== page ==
One Hundred Reasons To Worry!
By forexnews on Feb 24, 2011 02:22:25 GMT
Global markets have been sliding this week and the flight to safety trade has been in full effect. The unrest taking place in N. Africa has the markets on edge and has helped catapult oil prices to over $100/barrel.This is mostly a function of the risk premium that has been priced into oil, as there is fear that the unrest will spread to other governments, particularly Saudi Arabia who is a major supplier of oil to the world. $100 oil has a psychological effect on consumer behavior, and has a real effect on consumer prices.
No matter what metric the government uses, higher energy costs mean that business have to charge more to get their goods to market. Gasoline costs more, as does heating oil and jet fuel. The problem with the Fed and their take on the situation is that they do not consider the effect of loose monetary policy, but only look at the cause.
Whether higher oil prices are a function of risk premium, supply and demand, or monetary policy matters not. What does matter is what the Fed does to help curtail these prices. A story is being floated this morning that Saudi Arabia is going to increase their supply of oil to the market, but this is not a supply and demand story—yet. Whether Bernanke likes it or not, US monetary policy does affect oil prices because oil is priced in US dollars.
So get ready to see some inflation come down the pike. $100 oil is here to stay for a while. Do not expect the government to report it to you through CPI data. Expect them to explain it away by diverting attention to the unrest taking place in N. Africa and possibly elsewhere. But make no mistake about it, loose US monetary policy is the springboard that has allowed oil to catapult to these heights. Whether or not they want to do anything about it is another question entirely.
With gold re-testing all-time highs and oil back to a 2-year high, the flight to safety trade is in full effect. Conspicuously absent from gains this morning is the US dollar. So there are some currencies trading on their own fundamentals, but that could change if risk aversion takes over.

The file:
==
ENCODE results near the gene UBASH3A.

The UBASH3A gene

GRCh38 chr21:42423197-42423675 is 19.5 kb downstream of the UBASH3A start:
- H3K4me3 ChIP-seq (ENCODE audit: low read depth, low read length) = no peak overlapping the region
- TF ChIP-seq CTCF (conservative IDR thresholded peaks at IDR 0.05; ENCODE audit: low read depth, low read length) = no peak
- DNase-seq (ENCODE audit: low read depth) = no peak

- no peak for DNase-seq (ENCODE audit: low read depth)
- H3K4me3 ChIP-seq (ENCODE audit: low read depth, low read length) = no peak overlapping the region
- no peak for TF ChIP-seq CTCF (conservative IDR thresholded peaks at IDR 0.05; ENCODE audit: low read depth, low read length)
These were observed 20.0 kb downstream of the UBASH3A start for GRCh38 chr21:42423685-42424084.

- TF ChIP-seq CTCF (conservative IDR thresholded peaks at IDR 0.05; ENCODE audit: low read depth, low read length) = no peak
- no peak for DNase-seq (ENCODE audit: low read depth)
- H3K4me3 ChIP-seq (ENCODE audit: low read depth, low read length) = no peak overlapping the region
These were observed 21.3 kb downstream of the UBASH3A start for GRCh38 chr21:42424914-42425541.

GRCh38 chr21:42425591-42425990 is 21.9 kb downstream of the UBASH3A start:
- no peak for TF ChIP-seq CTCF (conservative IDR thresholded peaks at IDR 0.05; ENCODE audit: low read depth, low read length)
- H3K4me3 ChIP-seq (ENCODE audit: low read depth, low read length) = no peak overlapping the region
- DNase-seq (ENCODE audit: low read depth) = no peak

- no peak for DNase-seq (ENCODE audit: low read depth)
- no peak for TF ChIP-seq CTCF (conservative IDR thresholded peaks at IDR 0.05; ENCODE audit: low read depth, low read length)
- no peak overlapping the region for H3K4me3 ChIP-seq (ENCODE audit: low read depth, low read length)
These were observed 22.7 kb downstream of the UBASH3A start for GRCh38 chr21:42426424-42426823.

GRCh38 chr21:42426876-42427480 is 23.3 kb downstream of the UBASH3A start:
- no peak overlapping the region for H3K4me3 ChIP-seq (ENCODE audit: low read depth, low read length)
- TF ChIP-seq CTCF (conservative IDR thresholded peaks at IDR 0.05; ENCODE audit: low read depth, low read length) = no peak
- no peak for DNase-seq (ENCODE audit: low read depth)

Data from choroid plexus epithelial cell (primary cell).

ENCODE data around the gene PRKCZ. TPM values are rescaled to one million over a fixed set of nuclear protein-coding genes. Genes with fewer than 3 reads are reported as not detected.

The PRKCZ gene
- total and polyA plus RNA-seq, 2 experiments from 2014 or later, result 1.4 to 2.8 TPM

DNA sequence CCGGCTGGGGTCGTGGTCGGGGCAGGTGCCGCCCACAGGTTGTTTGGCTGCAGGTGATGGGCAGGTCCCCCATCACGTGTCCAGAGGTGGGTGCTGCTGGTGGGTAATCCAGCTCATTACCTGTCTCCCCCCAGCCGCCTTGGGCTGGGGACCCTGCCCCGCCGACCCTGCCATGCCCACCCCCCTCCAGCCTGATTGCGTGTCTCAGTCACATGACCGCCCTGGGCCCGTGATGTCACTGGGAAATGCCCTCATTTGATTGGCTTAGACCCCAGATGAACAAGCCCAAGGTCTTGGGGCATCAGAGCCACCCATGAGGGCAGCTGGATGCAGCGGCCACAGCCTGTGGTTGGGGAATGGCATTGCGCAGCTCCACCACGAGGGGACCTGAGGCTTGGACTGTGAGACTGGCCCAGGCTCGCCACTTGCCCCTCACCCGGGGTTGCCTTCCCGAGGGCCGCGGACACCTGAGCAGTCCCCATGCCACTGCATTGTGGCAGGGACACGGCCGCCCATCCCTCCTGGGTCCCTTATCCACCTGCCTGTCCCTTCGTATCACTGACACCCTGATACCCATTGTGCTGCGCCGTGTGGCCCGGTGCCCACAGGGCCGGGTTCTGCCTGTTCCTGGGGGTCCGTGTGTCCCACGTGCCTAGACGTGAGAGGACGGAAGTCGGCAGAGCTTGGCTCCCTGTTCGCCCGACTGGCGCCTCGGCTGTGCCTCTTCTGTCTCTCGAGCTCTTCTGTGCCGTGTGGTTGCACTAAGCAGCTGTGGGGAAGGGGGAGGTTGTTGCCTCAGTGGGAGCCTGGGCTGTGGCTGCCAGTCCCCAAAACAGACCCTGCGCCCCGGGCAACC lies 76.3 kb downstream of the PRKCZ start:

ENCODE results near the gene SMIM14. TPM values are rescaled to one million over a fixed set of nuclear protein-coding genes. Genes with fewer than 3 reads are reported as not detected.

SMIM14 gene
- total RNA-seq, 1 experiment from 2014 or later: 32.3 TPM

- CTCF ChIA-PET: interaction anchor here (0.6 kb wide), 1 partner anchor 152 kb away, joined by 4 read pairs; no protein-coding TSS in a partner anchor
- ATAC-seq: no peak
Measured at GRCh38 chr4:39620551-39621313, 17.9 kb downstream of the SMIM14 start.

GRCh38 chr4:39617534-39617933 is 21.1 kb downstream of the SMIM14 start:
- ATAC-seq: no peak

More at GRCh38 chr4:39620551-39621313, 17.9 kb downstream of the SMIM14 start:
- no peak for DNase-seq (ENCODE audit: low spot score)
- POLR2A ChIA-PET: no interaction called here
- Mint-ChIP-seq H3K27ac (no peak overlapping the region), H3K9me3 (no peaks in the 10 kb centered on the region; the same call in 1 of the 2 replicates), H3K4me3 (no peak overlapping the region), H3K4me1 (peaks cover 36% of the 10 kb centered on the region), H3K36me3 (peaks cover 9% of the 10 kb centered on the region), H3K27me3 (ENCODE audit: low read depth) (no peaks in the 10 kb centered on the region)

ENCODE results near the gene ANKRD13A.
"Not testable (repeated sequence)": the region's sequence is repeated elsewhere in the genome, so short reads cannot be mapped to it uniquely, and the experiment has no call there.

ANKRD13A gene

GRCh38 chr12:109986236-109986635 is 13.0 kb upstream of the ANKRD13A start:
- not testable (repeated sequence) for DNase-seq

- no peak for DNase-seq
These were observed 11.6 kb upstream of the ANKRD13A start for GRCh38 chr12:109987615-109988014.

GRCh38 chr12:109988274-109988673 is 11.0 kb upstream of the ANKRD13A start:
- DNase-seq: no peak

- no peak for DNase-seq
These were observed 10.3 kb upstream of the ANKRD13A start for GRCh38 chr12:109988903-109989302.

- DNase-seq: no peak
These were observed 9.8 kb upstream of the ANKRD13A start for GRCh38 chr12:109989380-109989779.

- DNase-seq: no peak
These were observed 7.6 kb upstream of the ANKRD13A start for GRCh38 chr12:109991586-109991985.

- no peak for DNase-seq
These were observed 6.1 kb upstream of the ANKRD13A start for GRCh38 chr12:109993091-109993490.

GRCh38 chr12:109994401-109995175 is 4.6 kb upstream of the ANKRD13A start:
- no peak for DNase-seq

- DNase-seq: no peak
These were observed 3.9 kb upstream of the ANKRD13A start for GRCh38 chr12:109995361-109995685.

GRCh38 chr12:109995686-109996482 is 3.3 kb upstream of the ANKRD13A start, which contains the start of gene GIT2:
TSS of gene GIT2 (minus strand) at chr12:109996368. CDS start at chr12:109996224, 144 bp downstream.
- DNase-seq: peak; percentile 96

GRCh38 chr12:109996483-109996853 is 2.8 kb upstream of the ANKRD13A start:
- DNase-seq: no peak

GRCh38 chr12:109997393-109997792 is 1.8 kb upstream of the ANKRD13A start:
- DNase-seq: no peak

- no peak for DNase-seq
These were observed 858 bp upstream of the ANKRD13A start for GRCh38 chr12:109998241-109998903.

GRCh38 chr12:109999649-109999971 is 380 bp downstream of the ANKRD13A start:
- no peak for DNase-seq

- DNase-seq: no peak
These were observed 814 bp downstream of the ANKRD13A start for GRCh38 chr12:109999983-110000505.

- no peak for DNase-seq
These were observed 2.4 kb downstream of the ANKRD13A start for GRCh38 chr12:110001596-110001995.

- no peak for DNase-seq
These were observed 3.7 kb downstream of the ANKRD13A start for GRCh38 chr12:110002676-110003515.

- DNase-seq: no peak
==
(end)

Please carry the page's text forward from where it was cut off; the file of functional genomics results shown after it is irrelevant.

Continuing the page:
In the forex market:
Aussie (AUD): The Aussie is somewhat higher, after a report showed that business investment climbed in the 4th quarter and the conference board leading indicators index also increased.
Kiwi (NZD): The Kiwi is lower against all but the Dollar as the aftermath of the earthquake and the devastation it caused is fully digested by the market.
Loonie (CAD): The Loonie is finally trading higher against all but the Yen as oil prices eclipsing $100 have outweighed risk aversion in the short-term. (Click chart to enlarge)
Euro (EUR): The Euro is mixed, trading lower against the commodity currencies but higher vs. Dollar and Pound. Mixed data in the Euro zone has had little effect on the Euro. In addition, the Swiss franc (CHF) is trading at all-time highs to the US dollar. (Click chart to enlarge)
Pound (GBP): The Pound is lower across the board as CBI reported sales came in worse than expected, showing a reading of 6 vs. an expectation of 28. In addition, a BOE policy-maker re-iterated his stance that rates may not need to rise to combat inflation as the economic recovery is fragile. In this battle of hawks vs. doves, tomorrow’s GDP report will see who is more correct at the moment.
Dollar (USD): The Dollar is weak, weak, weak despite the risk in the market and higher commodity prices. US durable goods orders came in slightly lower than expected and initial jobless claims came in under 400K which was better than expected, but the real story is the flight to safety trade is taking place in the Japanese yen, Swiss franc, and gold.
Yen (JPY): The Yen is stronger across the board as it is the major beneficiary of the flight to safety trade. CPI data is due out later tonight and is expected to show continued deflation.
$100 oil is indicative that prices are going to rise for just about everything. This means inflation. There is no way around it. This threatens economic recovery because policy-makers need to decide whether or not to try to combat inflation, or to let it grow to attempt to scare people into consuming now for fear of paying higher prices later.
I don’t think this tactic is going to work, as people are too fearful to take on long-term debt to do things like buy homes, and may be content to make do with what they currently have. So this will end up back-firing on Central bankers and will produce stagflation.
Should they decide to return to normalized monetary policy, then this could help bring prices back to sustainable levels and provide more comfort to those looking to consume, as they do it out of confidence and not fear.
Until that happens, keep you eye out for inflation. Pay attention to the prices you pay for things and become your own “inflation index”. You can’t trust the government to do it for you.
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